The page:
As the late great Sen. Moynihan said, "Everyone is entitled to his own opinion, but not his own facts."

Jenny said...

Thank you, Anonymous. I hear you. I've already commented on the previous thread about white privilege. I acknowledge it exists. I acknowledge the difference in my experience as a white female and somebody else's experience as anything other than that. When I said "forget race" in this instance, I was actually thinking about another incident in my own background, involving a family in our old neighborhood who had targeted my family. They were actually of mixed race; my family, too, is mixed race. The issue in our situation was child abuse. My husband had witnessed a gross display of it by our neighbor and had set wheels in motion to bring his behavior to the attention of child protective services. From that point on, we suffered multiple eggings (house, car); we had a "security" camera pointed at our bedroom window; the verbal harassment went on almost daily. It got so ugly, a physical confrontation eventually broke out and charges were filed against my husband for using a broomstick to defend himself against these people who appeared to froth at the mouth and wield pitchforks, an angry white trash mob. So, long story short, our conflict was about retaliation. Race was beside the point.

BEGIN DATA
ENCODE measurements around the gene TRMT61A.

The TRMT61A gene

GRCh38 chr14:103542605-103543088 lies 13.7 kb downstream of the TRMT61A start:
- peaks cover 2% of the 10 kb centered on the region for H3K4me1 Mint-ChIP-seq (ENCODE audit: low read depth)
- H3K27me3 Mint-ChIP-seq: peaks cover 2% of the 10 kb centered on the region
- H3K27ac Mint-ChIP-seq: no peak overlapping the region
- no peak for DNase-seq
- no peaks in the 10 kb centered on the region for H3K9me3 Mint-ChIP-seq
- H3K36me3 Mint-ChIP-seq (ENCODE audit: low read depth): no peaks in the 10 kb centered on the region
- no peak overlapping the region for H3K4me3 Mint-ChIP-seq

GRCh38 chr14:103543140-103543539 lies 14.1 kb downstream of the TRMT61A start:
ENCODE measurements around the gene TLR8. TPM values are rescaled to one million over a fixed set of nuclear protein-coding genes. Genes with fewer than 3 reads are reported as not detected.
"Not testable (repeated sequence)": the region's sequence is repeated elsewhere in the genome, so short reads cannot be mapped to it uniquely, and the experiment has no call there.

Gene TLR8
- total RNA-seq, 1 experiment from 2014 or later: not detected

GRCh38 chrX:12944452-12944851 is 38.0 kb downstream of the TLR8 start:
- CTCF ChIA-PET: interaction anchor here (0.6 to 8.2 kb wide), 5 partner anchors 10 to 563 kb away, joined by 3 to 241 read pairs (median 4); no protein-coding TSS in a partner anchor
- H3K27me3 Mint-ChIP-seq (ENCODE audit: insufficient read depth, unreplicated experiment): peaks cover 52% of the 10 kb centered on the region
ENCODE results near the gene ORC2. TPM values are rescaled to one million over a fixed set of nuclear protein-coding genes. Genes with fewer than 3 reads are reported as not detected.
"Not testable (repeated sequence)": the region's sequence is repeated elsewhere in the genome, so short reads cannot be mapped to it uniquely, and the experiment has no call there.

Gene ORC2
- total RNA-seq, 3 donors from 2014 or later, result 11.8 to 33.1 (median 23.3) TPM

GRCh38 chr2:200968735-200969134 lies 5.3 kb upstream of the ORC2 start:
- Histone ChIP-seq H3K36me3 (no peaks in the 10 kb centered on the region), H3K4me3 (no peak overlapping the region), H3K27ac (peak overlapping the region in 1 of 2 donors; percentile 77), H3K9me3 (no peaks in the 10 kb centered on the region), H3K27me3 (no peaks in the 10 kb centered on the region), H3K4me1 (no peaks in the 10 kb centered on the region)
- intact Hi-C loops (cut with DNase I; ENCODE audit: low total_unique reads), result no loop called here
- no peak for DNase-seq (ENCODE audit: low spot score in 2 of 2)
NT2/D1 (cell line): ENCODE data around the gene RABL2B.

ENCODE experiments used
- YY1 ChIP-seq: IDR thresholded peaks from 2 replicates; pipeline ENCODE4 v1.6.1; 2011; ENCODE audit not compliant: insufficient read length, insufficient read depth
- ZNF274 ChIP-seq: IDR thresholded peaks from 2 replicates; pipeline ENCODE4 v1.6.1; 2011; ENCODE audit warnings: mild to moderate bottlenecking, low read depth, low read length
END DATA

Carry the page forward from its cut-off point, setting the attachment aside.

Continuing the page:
Jenny said...

I don't know about Steve and Ron, but I'm definitely not "comfortable" in a discussion of this nature. The issue is not comfort, though. If we don't show up and talk to instead of about each other, not much will change. A good day to you. I'm glad to hear your voice, Anonymous.